Texas Council on Family Violence is the only 501(c) 3 nonprofit coalition in Texas dedicated solely to creating safer communities and freedom from family violence. With a state-wide reach and direct local impact, TCFV, with the collective strength of more than 1000 members, shapes public policy, equips service providers, and initiates strategic prevention efforts. Visit us online at http://www.tcfv.org/

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    TCFV Names Members to the Board of Directors

    For Immediate Release

    Austin, Texas – July  11, 2017– The Texas Council on Family Violence (TCFV) names two new at- large board members:  Shirley Cox, Senior Vice President for Frost Bank and Danielle Agee, General Counsel – South Central Market, Verizon Wireless.

    “The Texas Council on Family Violence takes great care and diligence in identifying key leaders in Texas to strengthen our collective responsive and prevention of domestic violence,” said Gloria Terry, President of the Texas Council on Family Violence. “We are thrilled to have two experienced leaders from the business sector  join us on the board to bring their experience and passion to help victims of domestic violence and lead our strategic decision in Texas.”

    Board Members:

    Shirly Cox is the Senior Vice President and North Texas/Houston Sales Manager for the public finance team for the Dallas, Fort Worth, Permian Basin and Houston regions for Frost Bank has been elected as an at-large member to the Texas Council on Family Violence Board of Directors.  Shirly has more than 25 years of banking experience, Shirley and her team work with non-profits and public entities to provide depository, lending and treasury services to our clients.  Her banking career began in 1988 at a national bank prior to joining Overton Bankshares now a part of Frost National Bank in 1993.  She served in a variety of positions on the commercial lending side and immediately prior to her current role served as Market President and Sales Manager for the Arlington/Mansfield area for 11 years.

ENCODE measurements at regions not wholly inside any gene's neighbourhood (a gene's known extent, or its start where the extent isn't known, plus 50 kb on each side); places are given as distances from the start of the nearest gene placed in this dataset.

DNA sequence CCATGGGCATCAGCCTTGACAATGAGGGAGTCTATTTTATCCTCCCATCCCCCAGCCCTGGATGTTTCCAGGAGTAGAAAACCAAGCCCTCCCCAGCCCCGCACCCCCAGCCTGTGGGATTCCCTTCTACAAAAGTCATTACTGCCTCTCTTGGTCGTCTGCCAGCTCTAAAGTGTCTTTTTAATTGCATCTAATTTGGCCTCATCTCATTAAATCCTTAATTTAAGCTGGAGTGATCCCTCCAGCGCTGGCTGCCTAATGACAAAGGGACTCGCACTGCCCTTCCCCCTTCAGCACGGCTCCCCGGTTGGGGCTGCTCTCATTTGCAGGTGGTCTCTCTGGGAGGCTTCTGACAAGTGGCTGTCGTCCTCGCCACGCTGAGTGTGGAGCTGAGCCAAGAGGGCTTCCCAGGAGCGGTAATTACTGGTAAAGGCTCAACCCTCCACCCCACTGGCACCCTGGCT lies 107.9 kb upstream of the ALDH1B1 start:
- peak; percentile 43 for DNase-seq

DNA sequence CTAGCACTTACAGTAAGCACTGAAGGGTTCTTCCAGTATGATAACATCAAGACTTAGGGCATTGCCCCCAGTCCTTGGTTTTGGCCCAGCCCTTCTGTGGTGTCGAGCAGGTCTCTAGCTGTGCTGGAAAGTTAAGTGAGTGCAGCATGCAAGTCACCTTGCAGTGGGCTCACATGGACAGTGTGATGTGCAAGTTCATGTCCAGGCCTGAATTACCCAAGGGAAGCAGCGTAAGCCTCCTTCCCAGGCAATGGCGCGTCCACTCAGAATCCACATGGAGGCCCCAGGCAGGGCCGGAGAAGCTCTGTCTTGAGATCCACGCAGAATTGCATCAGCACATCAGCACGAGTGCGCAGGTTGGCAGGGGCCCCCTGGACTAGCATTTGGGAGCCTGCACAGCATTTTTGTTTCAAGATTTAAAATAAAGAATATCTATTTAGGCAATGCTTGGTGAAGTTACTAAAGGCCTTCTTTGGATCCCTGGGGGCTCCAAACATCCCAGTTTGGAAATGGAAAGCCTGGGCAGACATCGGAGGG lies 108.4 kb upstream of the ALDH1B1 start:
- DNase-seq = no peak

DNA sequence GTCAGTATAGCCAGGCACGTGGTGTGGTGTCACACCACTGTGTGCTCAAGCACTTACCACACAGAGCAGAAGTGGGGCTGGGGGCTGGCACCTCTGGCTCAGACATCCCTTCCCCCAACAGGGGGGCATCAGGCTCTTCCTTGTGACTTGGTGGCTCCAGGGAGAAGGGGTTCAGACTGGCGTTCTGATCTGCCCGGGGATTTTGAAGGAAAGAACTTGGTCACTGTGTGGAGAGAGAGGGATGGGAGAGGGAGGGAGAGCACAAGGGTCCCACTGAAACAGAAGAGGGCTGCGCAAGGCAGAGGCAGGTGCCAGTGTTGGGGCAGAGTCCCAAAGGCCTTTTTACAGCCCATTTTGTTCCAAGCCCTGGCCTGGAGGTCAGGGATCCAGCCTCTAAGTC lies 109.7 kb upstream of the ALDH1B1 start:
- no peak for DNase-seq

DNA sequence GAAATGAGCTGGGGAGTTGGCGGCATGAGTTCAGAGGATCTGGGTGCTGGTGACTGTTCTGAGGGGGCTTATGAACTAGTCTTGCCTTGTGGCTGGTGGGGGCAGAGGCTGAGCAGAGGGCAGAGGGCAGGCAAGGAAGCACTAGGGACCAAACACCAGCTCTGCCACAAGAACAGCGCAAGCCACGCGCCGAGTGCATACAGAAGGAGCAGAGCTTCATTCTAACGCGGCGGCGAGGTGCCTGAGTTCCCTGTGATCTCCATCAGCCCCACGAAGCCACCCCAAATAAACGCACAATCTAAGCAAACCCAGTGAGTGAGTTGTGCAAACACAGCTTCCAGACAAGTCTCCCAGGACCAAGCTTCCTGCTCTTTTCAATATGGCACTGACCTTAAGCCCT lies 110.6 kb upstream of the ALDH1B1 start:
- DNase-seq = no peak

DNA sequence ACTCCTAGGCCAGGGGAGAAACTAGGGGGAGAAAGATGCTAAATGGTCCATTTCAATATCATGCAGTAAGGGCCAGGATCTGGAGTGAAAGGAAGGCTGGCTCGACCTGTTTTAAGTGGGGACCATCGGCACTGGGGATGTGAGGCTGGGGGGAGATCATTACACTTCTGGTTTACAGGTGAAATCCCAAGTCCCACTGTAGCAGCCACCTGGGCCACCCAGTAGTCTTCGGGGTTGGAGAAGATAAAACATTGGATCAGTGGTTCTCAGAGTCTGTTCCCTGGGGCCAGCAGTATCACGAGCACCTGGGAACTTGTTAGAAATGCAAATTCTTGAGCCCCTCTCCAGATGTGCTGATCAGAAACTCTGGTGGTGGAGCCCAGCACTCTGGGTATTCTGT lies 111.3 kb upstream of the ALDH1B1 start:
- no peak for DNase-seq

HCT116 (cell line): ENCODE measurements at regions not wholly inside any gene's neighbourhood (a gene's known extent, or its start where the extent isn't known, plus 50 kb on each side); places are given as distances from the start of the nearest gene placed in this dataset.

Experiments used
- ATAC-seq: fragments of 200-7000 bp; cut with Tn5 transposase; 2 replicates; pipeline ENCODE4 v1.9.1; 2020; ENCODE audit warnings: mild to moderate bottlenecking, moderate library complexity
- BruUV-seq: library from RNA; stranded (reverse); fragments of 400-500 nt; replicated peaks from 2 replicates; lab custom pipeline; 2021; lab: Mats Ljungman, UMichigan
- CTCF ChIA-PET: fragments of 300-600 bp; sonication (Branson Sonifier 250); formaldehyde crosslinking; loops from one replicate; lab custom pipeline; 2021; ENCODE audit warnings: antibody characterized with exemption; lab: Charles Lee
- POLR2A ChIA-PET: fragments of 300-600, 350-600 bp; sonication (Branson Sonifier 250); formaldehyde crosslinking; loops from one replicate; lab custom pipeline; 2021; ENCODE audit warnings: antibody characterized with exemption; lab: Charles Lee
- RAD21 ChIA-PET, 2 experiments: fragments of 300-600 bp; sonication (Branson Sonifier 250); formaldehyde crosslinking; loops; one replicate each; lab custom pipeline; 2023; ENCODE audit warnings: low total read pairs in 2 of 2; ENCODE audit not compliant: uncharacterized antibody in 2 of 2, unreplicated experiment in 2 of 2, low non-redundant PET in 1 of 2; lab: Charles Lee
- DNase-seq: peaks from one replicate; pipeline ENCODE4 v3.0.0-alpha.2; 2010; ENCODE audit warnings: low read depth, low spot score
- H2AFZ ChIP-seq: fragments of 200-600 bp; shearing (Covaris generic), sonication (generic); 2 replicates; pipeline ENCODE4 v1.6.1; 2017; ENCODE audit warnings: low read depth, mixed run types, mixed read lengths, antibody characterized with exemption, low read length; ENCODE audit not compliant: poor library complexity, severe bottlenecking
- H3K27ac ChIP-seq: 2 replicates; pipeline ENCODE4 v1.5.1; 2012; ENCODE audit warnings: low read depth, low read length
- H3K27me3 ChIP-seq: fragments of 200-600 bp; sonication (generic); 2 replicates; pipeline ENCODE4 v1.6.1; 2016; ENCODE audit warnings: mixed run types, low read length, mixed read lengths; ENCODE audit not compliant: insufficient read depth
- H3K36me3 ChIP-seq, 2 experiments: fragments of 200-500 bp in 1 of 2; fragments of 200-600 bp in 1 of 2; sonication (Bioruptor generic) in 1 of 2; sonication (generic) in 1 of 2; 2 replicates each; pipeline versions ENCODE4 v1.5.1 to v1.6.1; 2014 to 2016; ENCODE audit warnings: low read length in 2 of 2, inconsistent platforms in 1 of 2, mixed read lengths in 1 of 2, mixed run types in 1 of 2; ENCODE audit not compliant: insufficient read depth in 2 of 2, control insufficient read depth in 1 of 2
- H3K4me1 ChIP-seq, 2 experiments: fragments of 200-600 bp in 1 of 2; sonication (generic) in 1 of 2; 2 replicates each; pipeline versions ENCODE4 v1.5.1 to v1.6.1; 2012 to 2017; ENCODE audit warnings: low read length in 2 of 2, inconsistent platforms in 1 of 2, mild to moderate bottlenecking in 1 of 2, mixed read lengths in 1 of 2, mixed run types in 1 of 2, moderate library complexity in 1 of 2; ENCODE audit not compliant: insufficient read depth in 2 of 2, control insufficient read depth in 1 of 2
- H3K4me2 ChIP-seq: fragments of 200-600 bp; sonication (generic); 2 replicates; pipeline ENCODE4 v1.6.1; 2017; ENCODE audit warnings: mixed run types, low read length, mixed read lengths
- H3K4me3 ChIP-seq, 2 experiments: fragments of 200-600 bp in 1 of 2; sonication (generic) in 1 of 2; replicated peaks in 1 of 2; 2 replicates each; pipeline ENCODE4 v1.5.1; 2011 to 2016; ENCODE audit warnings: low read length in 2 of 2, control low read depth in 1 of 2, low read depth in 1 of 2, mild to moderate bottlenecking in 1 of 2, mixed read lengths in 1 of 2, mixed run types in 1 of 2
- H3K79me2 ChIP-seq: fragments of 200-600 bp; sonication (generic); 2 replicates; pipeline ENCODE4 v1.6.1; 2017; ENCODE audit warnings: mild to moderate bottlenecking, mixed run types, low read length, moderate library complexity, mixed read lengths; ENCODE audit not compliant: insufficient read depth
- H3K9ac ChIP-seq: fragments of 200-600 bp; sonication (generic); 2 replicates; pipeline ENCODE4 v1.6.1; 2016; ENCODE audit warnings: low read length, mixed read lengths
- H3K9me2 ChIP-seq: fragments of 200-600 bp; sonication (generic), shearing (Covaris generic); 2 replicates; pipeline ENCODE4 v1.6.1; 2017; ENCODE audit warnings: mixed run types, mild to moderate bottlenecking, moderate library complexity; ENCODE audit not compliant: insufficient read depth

Shirley holds a Bachelor of Business Administration degree with a Finance major from Texas A&M University.  Community service has been an important part of her life. She currently serves as a member of the University of Texas at Arlington, College of Business Administration Advisory Council and is on the facilities committee at the YMCA of Arlington.  Her past involvement consisted of the following: board member of the Arlington Chamber of Commerce, the Foundation board of the Arlington Chamber of Commerce, board member of the YMCA of Arlington, chair of the board of directors of the Prevent Blindness Texas-Fort Worth chapter, chair of the board for The Women's Shelter, president of the South Arlington Rotary Club and was a Junior Achievement volunteer.  She is a past member of the Arlington South Rotary Club, and also an honorary initiate into Delta Delta Delta Fraternity.  In 2013, Shirley was one of the honorees of the SafeHaven’s Legacy of Women Luncheon.

    Danielle Agee is the General Counsel for Verizon- At Large Board Member for the Texas Council on Family Violence

    Agree is the General Counsel for the twelve-state South Central Market including Arizona, Arkansas, Louisiana, Mississippi, New Mexico, Oklahoma, Texas, southwestern Alabama, northwestern Florida, southern Nevada, western Tennessee, and southern Utah.